As with most things in my life I am basing my observations (for they are, of course, merely observations) on my personal experience. Yes, of course it's preposterous for me to suggest that Scotland wants independence from Westminster purely because Scottish people "hate the English". It was meant as a joke - albeit in childish bad taste.
That said, my personal experience in Scotland is of having been on the receiving end of racism for the first time in my life (and before you blame that on my obvious obnoxiousness, it is a recognisable experience for a great deal of English people). As a white woman, I am extremely fortunate not to be a 'victim' of racism in my daily life, and to find myself in that position north of the border affected me, and was, each time, an interesting and thought provoking experience. Is all I'm saying.

Oh, and thanks for the lesson in the use of the English language. Personally I don't take my lead from Eastenders (as I believe was implied?) but from David Caruso in CSI Miami. Perhaps that's where I'm going wrong - I should stick much more closely to the cockney cliche.

However, I do feel obliged to take issue with your remark that having different laws for different states works well for the US...there's an interesting book called 'United States of Anger: People and the American Dream' by Gavin Esler that sets out the opposing argument in a far more interesting and professional manner than I ever could (dreadful title, but give it a chance). Chomsky has also written a couple of dense but fascinating essays on this issue.

For the most part it seems to me we're in agreement: we both want to live within systems that are fair and where we are self-governed. I want that as much for Scotland as you do, and in that endeavour I wish you much luck.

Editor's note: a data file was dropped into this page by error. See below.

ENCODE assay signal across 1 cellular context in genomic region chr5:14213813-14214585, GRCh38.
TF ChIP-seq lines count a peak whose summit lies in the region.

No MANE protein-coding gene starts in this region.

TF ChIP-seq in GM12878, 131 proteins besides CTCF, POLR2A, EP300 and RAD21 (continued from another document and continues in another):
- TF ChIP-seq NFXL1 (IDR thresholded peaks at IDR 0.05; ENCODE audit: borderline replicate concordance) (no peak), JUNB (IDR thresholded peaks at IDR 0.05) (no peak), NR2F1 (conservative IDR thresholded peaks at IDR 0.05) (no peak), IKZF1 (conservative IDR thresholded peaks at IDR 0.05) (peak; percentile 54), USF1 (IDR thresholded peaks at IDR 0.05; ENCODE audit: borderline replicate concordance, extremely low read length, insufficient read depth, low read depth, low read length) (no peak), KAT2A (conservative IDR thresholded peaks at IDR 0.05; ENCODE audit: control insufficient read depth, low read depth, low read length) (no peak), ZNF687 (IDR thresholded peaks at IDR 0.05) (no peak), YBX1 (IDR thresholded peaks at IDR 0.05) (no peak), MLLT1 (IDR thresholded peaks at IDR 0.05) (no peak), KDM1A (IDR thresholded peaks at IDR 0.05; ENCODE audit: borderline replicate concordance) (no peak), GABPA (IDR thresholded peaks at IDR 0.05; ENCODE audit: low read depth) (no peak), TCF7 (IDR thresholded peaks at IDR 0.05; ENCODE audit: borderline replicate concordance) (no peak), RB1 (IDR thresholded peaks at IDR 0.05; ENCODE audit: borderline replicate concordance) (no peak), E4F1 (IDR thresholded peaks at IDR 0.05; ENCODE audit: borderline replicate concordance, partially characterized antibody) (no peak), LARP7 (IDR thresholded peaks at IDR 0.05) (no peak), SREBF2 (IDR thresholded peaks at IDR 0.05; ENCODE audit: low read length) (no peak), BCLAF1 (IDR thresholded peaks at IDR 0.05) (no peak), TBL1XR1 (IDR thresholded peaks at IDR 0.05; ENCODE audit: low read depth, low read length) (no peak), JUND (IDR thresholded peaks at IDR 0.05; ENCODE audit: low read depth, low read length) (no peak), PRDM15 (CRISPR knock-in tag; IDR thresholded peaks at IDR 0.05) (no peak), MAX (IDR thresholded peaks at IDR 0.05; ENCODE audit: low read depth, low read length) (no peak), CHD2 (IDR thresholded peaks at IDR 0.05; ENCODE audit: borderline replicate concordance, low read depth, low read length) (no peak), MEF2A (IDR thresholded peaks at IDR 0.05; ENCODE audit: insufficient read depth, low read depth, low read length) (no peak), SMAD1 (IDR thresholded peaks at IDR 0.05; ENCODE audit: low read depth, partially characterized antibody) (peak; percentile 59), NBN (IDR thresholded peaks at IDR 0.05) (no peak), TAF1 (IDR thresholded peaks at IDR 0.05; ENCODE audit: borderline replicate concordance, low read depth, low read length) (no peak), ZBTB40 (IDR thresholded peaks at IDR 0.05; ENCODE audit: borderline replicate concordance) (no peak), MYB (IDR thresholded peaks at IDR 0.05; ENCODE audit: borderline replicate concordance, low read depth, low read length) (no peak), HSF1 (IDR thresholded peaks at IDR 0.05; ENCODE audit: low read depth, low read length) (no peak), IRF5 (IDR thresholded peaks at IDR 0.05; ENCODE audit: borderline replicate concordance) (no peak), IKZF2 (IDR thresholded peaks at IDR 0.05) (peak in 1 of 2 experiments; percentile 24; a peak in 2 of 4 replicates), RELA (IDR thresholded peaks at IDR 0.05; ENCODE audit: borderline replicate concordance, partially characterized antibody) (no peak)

Thanks again for setting me straight on the points I'd got wrong, and for taking the time to read and reply.

Jo
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Jo said...

Having said I found very little related online, this is a half interesting thread that touches on some of the same points (paricularly with reference to Scottish oil revenue):

http://www.bbc.co.uk/dna/actionnetwork/F1642588?thread=3212121


This, on the other hand, is amusingly peculiar:

http://www.brenna.co.uk/hate.html

CM said...

A wee thing that just occured to me on education. EU rules say that what rules are put in place on university entry and payment must apply equally to other EU member states. In otherwords, if a student from France, say, wanted to attend a Scottish university then they'd pay as much as a Scottish student would becuase the rules have to apply across the EU. But if a student from England wants to do the same then they cannot because (from the EU and world's perspective) Scotland is not an independent country (it is part of the United Kingdom). If Scotland were to become independent any students from England that wish to benefit from the Scottish education system would be able to do so.

CM said...

"I have to say I've never been accused of being personally responsible for "rape and pillage" in Surrey, whereas I have in Scotland" - Don't worry, I was in a pub in London once and someone that sounded like a typical Barrow Boy got into a conversation with one of my friends and proceeded to tell him how much better the English were than the Scots. So, it kinda goes both ways. I think the way to respond to that kind of thing is with as much dignity as possible, which I know is difficult when provoked.

"That said, my personal experience in Scotland is of having been on the receiving end of racism for the first time in my life" - I've been on the receiving end in England too. I was once repeatedly told to speak properly because "I don't speak jockanese". (I've travelled a lot and I've been told that although I do have a little of my Scots burr my accent is fairly neutral). There will always be a group of narrow minded idiots where ever you go.

"If you are genuinely offended, however, then I apologise sincerely." - Don't worry, I'm not offended.

"However, I do feel obliged to take issue with your remark that having different laws for different states works well for the US" - Fair enough, I can hardly call myself an expert in that matter.

Jo said...

Interesting point about education and the EU.

Remind the right people in the NUS of it, and the campaign for Scottish independence might get a lot of support on this side of the border yet...

Jo